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Roast Duck Restaurant Keeps Fire Burning During Renovations
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A 143-year-old

Beijing roast duck restaurant may be closing for renovations but it is not about to let its ovens go cold.


To maintain its tradition, the restaurant said it will keep embers from its wood-fired ovens burning during the six-month refurbishing job.


The oldest outlet of Quanjude Group of roast duck restaurants, on Qianmen Street in downtown Beijing, closed for business on Tuesday night.


A ceremony to preserve the oven fire, which the restaurant says has not been extinguished since it first opened in 1864, was conducted before the end of business at 8 PM on Tuesday.


According to the restaurant’s electronic board, the restaurant has served 115,330,259 ducks in over 140 years of service.


It has hosted dinners for millions of people from all over the world, including former president of the United States George H.W. Bush, Japan's former Prime Minister Toshiki Kaifu, former German Chancellor Helmut Kohl and Cuba's President Fidel Castro.


"The electric board will stop tracking the ducks, but the stove has been burning for about a century and a half, and the fire will never die out," Jiang Junxian, chairman of the board of Quanjude Group Co. Ltd. said in an interview with Xinhua on Tuesday.


He said the restaurant will keep embers burning in an ancient cooking vessel that will be kept on-site during the renovations.


"We have prepared a treasured vessel made of copper and will place the burning embers inside the vessel at 8 PM sharp," he said.


According to Jiang, special staff will be assigned to add fuel each day to keep the fires burning.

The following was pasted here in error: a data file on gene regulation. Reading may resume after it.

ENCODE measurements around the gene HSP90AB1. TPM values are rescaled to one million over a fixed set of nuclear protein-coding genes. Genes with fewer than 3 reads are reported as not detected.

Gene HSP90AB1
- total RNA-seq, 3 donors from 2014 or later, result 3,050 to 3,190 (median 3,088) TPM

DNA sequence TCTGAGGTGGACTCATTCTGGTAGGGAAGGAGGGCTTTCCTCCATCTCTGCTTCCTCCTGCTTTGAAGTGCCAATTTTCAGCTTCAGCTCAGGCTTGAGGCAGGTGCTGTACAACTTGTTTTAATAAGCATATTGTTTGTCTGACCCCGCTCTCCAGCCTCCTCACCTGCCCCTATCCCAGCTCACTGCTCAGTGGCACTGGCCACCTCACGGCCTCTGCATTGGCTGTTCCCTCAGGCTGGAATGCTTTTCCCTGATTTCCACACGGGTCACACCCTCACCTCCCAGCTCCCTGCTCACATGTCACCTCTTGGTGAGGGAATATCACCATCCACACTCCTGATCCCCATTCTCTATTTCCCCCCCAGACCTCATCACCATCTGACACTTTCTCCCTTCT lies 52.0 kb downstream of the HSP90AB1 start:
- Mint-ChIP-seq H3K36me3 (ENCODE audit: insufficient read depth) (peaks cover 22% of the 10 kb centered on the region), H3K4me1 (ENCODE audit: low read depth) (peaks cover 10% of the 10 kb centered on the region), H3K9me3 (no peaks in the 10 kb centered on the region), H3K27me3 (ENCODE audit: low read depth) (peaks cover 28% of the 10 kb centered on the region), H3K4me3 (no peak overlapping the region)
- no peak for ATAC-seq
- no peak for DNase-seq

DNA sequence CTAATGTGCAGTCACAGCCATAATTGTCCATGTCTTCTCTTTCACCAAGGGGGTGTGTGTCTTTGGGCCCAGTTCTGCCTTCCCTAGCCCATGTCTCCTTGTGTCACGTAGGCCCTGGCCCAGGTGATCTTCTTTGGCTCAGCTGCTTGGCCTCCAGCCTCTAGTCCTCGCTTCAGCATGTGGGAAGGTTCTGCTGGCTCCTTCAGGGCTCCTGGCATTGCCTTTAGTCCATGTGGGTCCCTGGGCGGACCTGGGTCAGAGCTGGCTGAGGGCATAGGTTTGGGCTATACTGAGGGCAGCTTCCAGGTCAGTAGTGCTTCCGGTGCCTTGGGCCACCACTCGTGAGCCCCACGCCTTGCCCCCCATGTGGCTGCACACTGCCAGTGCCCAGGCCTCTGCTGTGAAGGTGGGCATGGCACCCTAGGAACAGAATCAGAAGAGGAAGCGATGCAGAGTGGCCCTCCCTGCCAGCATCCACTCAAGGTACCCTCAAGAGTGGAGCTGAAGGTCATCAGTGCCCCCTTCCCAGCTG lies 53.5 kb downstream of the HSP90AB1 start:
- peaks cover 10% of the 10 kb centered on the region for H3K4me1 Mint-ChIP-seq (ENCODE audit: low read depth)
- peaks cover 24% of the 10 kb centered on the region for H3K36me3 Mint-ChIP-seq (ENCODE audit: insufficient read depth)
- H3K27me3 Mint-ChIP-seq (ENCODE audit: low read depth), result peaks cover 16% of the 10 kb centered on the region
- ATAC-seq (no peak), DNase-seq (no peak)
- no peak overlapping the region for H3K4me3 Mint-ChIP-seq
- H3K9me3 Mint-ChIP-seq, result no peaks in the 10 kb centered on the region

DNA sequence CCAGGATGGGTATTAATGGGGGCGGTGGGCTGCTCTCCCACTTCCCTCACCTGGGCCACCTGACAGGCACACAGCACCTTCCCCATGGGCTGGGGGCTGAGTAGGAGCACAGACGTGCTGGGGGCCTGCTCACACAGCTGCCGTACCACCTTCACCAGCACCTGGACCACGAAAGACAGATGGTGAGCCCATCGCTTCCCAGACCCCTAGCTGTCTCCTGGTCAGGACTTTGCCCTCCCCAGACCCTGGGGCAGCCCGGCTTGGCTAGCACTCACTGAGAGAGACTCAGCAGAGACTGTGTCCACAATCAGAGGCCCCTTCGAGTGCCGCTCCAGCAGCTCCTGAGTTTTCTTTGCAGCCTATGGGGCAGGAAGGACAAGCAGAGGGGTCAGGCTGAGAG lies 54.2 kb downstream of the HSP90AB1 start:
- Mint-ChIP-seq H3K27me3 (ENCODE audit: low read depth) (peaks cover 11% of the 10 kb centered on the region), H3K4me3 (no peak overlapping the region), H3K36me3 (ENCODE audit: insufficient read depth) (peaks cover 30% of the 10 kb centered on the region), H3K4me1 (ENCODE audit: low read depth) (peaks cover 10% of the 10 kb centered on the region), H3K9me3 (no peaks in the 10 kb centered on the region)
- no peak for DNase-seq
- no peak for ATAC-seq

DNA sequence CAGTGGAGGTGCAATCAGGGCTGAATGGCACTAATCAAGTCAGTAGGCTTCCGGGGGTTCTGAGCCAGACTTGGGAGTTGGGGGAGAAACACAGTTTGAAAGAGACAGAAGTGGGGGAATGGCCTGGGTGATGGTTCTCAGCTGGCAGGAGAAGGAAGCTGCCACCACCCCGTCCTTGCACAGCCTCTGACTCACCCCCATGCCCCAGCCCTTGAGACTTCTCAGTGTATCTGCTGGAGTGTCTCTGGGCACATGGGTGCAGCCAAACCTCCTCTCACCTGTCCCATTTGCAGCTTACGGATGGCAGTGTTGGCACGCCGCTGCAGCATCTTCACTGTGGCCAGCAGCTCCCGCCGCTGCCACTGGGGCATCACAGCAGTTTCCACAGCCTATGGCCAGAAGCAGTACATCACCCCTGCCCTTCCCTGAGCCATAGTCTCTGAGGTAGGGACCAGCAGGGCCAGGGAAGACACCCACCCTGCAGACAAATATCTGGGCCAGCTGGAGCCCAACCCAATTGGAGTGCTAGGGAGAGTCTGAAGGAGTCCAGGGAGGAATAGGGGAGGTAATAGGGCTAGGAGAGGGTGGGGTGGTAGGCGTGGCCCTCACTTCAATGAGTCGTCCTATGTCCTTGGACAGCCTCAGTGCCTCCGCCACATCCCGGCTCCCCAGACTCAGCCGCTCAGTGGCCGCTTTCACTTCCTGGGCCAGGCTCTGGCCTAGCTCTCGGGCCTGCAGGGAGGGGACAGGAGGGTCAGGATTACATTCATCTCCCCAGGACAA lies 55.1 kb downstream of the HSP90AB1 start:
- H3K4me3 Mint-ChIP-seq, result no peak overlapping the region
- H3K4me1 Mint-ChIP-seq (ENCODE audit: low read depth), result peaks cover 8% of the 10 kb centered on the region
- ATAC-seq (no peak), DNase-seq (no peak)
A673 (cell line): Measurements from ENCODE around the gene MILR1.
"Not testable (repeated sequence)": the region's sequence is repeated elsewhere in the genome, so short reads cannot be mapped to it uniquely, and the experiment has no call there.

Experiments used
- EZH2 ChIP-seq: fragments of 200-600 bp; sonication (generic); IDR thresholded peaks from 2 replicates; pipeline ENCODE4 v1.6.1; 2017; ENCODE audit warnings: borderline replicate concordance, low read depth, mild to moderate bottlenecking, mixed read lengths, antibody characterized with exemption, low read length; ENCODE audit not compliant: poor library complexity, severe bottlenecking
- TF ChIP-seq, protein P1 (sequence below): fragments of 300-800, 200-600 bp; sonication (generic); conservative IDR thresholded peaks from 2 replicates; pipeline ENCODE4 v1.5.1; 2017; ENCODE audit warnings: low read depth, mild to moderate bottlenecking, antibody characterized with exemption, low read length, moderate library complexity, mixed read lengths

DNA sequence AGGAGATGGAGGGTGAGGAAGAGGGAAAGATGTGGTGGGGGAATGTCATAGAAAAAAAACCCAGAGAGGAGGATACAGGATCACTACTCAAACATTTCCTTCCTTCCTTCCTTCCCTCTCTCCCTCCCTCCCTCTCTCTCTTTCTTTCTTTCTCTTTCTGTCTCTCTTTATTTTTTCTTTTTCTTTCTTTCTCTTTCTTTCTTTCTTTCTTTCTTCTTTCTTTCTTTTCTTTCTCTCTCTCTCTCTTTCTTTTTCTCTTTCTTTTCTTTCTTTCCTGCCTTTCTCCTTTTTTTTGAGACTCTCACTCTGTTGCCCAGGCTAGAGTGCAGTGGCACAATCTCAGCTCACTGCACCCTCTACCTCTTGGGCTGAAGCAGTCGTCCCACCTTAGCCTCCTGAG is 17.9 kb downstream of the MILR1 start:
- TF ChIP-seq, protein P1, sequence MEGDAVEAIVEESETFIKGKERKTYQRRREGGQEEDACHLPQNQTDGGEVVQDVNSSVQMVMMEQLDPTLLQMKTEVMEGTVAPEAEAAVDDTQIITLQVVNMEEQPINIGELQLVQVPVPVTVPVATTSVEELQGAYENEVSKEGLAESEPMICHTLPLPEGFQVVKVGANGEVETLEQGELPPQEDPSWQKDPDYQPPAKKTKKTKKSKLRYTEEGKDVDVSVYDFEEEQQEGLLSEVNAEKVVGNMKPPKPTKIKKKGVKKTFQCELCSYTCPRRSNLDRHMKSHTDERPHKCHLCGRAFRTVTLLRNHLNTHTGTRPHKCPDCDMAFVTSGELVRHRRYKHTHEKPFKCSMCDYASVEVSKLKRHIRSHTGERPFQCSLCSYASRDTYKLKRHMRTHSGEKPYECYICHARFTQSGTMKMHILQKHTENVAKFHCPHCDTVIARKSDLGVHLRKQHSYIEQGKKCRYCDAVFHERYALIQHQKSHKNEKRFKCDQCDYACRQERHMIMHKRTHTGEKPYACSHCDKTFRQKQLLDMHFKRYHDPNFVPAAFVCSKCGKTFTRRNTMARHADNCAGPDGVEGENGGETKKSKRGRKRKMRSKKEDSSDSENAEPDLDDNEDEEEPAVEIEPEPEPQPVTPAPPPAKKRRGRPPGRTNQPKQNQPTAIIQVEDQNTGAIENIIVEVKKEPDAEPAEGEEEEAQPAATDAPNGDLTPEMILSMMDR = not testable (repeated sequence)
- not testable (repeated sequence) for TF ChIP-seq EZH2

Before the closure, many local residents rushed to the restaurant for a last bite in the old "lao dian" restaurant.


Jiang said during the last few days, daily sales jumped by about 50,000 yuan (US$6,470).


The renovations of the outlet are being carried out at the same time as the massive redevelopment of Qianmen Street, providing the restaurant with an opportunity to expand, said Wang Xiaoshan, a spokesperson for the restaurant chain.


"Qianmen Quanjude Roast Duck Restaurant has been operating beyond its capacity for a long time, and there have been long queues of customers waiting to dine at the restaurant each day," said Jiang. "I bet there will be even more customers wanting to taste the famous Quanjude roast ducks during the Olympic Games in Beijing next year, so there is an urgent need to improve the dining environment and expand the seating capacity of the restaurant."


When Qianmen Quanjude Roast Duck Restaurant resumes service about Oct. 1 -- the 58th anniversary of the founding of the People's Republic of China -- its total floor space will have been expanded by 1,000 sq m.


The founding father of Quanjude was a farmer named Yang Quanren from north China's Hebei Province. He grew up raising ducks for his landlord before going into business for himself.


In 1864, he bought a bankrupt fruit store and turned it into a restaurant specializing in duck cuisine. Acting on the suggestion of his fortune teller, he decided to call the new restaurant Quanjude.


In 2004, the World Brand Laboratory estimated that the brand name, Quanjude, to be worth 8.5 billion yuan (about US$1.02 billion).


Quanjude now operates seven roast duck restaurants in Beijing and three in other parts of the country. It also has 50-odd franchise outlets, including one in Tokyo, said a Quanjude Group manager.


Closing the Qianmen restaurant will cost the chain about 400,000 yuan (about US$50,000) a day in lost revenue, said Wang.


About 70 percent of the 300 or so employees working with the Qianmen outlet, situated 500 meters south of the city gate at Qianmen, will be assigned to work at a new outlet scheduled to open on Thursday. The remainder will be given jobs at other Quanjude Group outlets, said Wang.


(Xinhua News Agency April 25, 2007)

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